In spite of obtaining a number from the Brannock measuring device, you'll still have to actually fit the shoe to your foot. The measurement itself is only a general guide.

5. Wear Socks You Plan To Use And Don't Forget Your Orthotics. If you wear an insert, an orthotic or an orthotic with a flat insert underneath it, bring these along to the shoe store. And be sure to wear the same type of sock when you are fitted for your shoe as you will wear when participating in your sport.

6. You need a fingers width between your longest toe and the end of the shoe. The shoe should be fit with your index fingers width between the longest toe and the end of the shoe. The toe box should have adequate room for your toes. The shoe should bend at the ball of your foot where your toes actually bend. If the heel to ball fit is off, then the break of the shoe will not match your foot and abnormal forces will develop in your foot and in the shoe. The heel should be stable and not move in and out of the shoe. Wear the shoe for at least 10 minutes in the store, and if allowed do a brief short jog outside of the store to see how it feels.

7. Check the shoe for defects. Examine the exterior of the shoe for tears, inproper stitching and other blemishes and defects. Place the shoes on a level counter and make sure the shoes line up evenly, stable, that the heel is straight, and there are no obvious defects.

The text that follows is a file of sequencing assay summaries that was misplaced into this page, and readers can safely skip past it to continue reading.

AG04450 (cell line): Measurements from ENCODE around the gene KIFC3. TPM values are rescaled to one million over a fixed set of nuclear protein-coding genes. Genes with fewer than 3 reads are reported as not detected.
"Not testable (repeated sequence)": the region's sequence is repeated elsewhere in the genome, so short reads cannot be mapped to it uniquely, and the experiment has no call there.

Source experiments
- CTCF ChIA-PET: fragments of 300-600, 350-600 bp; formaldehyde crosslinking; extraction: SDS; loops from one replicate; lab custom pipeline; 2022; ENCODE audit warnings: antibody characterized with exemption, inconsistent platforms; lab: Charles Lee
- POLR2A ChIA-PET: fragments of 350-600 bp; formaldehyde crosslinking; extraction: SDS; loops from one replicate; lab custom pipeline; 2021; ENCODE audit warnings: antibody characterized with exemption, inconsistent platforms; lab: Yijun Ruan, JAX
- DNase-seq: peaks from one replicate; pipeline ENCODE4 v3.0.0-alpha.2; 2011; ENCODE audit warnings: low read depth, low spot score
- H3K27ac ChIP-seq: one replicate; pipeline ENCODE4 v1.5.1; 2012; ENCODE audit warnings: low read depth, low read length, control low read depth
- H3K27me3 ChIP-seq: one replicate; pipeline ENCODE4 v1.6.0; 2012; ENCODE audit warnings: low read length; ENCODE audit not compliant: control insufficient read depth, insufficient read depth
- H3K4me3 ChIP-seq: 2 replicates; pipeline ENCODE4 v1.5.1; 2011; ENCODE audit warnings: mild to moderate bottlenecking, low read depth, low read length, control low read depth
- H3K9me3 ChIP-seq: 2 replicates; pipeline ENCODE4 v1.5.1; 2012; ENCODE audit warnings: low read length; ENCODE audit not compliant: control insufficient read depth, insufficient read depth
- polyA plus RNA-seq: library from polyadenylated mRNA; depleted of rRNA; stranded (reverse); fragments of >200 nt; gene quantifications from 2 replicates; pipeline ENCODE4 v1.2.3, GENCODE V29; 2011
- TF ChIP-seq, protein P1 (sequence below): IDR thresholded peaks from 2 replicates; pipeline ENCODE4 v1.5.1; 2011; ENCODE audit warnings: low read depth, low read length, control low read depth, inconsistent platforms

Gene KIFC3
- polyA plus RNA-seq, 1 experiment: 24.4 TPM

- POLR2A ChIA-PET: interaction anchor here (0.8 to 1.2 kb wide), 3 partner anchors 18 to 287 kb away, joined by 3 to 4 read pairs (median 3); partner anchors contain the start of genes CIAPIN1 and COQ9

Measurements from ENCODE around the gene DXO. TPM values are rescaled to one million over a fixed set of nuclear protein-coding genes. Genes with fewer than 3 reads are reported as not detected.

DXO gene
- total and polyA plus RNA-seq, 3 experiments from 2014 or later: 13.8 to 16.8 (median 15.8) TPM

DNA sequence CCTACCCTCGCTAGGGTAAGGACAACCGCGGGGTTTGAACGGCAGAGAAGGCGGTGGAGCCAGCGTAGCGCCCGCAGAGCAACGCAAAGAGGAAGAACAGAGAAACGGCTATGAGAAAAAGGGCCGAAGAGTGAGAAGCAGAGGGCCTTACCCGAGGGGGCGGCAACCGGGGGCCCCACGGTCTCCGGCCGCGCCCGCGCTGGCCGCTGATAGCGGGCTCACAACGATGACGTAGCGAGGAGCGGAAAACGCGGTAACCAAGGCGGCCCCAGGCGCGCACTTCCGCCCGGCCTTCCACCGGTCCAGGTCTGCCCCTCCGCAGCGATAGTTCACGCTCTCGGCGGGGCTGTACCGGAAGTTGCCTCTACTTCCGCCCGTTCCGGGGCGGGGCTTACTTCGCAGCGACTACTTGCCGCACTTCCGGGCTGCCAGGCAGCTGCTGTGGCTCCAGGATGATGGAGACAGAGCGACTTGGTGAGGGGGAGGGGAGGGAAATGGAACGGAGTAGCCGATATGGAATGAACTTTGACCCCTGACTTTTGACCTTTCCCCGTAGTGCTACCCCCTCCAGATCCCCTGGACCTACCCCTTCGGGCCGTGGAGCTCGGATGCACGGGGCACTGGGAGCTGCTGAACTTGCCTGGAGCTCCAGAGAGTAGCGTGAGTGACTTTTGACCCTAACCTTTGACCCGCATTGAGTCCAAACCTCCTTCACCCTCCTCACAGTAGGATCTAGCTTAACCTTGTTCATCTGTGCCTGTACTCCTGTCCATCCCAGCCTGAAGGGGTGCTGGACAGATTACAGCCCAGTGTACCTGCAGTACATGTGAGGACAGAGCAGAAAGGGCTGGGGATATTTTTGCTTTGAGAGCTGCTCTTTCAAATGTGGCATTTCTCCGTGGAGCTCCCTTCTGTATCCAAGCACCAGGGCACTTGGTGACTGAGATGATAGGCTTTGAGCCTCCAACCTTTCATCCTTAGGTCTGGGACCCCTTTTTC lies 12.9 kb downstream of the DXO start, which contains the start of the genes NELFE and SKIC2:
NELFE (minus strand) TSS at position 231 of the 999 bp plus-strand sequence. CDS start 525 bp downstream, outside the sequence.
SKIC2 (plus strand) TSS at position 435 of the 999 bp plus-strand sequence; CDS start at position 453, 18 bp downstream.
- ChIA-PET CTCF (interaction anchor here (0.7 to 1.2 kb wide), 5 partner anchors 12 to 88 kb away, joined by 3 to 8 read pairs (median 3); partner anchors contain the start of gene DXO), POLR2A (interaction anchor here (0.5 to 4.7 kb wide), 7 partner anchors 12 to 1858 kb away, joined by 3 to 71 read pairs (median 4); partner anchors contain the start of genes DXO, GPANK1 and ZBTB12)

8. Check the wear of your shoes regularly. Make sure you examine and replace your shoes regularly. Most running shoes last for between 350 miles and 500 miles of running. Checking and changing your shoes is one of the best ways to avoid the doctor's office. With a careful training schedule that avoids over training and doing too much, too soon, too quickly and too often, you can reduce your risk of injury markedly. Be sure to check all aspects of your shoe for wear. Make sure the outsole is not excessively worn. Make sure that the heel counter is not tilted in or out. Check for holes worn by the pressure of your toes.

9. Don't wear a new shoe in a race. When you go off to run a marathon, bring your old friends along. Wear shoes and socks that you've broken in thoroughly.

10. Select appropriate socks. Cotton socks are available everyewhere, but are not often appropriate for your sports activity. The best sock is often one made of synthetic fibers that wick moisture away from your feet.